I think it’s important for us to make clear to Jehovah’s Witnesses that the relationship between faith and works is not just a matter of semantics.
We don’t all believe the same thing just using different terminology.
People who rely on faith plus works for their salvation are not relying on Christ. They are really relying on themselves—trusting in themselves and in their efforts or in their standing with an organization run by fallible men.
All that misplaced reliance produces is condemnation, not salvation.
It is only when we humble ourselves, give up on ourselves and on everything else, and trust in Christ’s sacrifice alone that God saves us.
So the key to our salvation is reliance on Christ and Christ alone—trusting in his righteousness we receive as a gift rather than in our own righteous which we generate by our works.
You can illustrate this to Jehovah’s Witnesses through the life of the apostle Paul.
Jehovah’s Witnesses rely on their organizational standing and their works as their way of “exercising faith” in Jehovah.
That’s what convinces them they’re “in the truth.”
Don’t accuse them of anything, but do point out that when we think about works, we all need to be cautious in our evaluation.
People who haven’t experienced an inner transformation by God can, through self-effort, produce religious works that appear righteous to us, but those works will be rejected by God because merely human-generated righteousness is like filthy rags in his sight. (Isaiah 64:6)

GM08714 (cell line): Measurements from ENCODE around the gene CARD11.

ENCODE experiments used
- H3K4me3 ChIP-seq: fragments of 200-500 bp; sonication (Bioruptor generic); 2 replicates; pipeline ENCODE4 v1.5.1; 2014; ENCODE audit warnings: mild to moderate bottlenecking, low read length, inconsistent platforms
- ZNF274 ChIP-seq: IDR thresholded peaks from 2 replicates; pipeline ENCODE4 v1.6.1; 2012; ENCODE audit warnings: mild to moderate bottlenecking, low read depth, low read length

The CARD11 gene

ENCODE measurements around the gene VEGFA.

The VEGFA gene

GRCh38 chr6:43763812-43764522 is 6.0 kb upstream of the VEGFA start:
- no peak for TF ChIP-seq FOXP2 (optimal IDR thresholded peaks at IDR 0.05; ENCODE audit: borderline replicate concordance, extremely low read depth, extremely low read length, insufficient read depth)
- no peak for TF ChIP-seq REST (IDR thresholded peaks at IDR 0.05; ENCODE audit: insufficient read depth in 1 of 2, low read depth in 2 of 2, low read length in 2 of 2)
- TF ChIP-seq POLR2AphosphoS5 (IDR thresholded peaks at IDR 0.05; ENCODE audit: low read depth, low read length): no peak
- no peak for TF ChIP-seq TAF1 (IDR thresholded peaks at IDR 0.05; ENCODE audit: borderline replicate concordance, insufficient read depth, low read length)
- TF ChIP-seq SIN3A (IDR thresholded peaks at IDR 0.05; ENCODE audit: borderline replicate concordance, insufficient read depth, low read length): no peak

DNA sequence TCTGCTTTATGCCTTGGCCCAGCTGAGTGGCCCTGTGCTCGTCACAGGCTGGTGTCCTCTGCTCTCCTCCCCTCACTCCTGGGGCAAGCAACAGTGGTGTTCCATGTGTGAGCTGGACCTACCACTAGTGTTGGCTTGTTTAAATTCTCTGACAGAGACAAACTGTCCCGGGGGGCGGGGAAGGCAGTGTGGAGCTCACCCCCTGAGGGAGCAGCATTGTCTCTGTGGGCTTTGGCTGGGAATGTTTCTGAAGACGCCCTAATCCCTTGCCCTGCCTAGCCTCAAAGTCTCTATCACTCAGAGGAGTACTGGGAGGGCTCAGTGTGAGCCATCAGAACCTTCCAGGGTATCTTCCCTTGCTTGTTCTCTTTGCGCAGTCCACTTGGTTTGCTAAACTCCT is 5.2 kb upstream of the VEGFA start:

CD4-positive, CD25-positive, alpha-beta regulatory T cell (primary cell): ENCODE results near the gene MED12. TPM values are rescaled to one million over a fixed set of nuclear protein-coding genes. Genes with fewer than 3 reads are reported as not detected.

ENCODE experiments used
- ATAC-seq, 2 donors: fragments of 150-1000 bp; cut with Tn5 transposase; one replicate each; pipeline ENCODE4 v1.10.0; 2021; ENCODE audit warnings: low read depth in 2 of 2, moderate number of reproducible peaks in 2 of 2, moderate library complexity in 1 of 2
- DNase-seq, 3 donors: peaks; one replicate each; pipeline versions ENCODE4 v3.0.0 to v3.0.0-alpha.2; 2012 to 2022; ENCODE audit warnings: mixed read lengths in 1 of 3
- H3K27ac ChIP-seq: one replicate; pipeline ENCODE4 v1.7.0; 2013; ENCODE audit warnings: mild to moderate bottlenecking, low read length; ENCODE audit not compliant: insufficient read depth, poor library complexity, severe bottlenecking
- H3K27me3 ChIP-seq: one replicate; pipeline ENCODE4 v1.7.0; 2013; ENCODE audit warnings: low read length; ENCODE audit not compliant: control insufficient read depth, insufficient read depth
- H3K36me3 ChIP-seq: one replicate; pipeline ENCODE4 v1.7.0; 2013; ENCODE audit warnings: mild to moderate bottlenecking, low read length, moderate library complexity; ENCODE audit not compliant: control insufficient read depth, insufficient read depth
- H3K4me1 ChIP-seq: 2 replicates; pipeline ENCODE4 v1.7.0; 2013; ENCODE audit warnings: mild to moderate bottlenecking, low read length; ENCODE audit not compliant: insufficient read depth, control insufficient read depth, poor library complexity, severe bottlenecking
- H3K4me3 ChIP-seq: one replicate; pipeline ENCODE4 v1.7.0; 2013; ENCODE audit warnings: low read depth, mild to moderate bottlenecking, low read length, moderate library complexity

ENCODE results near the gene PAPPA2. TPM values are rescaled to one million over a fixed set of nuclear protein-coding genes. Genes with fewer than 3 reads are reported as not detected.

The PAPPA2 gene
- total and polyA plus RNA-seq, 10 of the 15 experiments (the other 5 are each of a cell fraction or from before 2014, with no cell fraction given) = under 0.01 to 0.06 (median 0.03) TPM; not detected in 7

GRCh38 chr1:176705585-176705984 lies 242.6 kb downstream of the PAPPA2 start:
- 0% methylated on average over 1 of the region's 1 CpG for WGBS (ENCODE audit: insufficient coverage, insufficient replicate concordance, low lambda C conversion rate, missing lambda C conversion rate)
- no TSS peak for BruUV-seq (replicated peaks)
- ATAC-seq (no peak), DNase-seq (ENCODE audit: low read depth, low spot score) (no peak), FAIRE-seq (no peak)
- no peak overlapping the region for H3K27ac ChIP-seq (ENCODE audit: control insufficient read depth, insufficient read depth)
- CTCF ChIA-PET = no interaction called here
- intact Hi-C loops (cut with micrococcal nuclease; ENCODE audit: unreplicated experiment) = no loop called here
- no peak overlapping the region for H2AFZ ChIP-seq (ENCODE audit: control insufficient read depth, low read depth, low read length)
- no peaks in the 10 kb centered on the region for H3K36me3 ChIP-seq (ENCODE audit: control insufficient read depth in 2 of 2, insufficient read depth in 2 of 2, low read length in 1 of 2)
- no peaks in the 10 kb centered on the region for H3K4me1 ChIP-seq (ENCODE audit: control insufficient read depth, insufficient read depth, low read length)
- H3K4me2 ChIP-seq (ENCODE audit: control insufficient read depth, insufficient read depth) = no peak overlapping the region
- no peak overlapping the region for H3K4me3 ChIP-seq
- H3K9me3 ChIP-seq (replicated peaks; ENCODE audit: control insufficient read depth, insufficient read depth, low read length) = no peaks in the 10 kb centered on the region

Remember how righteous the Pharisees looked to men?
Yet Jesus said they were like whitewashed tombs—beautiful outside but spiritually dead inside. (Matthew 23:27-28)
Before his conversion, Saul of Tarsus was one of those spiritually dead Pharisees.
But he thought he was part of the one religious group on earth that really pleased Jehovah by their dedication and their works.
He says in Philippians 3:6 that in those days he had a righteousness based on law and that by that standard he was faultless.
Then he encountered Jesus on the Damascus road, and he saw his human-generated righteousness the way Jesus sees it.
And immediately he gave up on everything he had been relying on.
He tells us in Philippians 3:8-9: “That I might gain Christ and be found in him, not having a righteousness of my own that comes from the law, but that which is through faith in Christ—the righteousness that comes from God on the basis of faith.”
He had a miraculous inner transformation—spiritually, he died with Christ (Galatians 2:20) and experienced a new birth.
Saul the Pharisee was gone.
Paul the Christian was born.
And then God worked through that man and turned the world upside down.
What a great example of the biblical relationship between faith and works!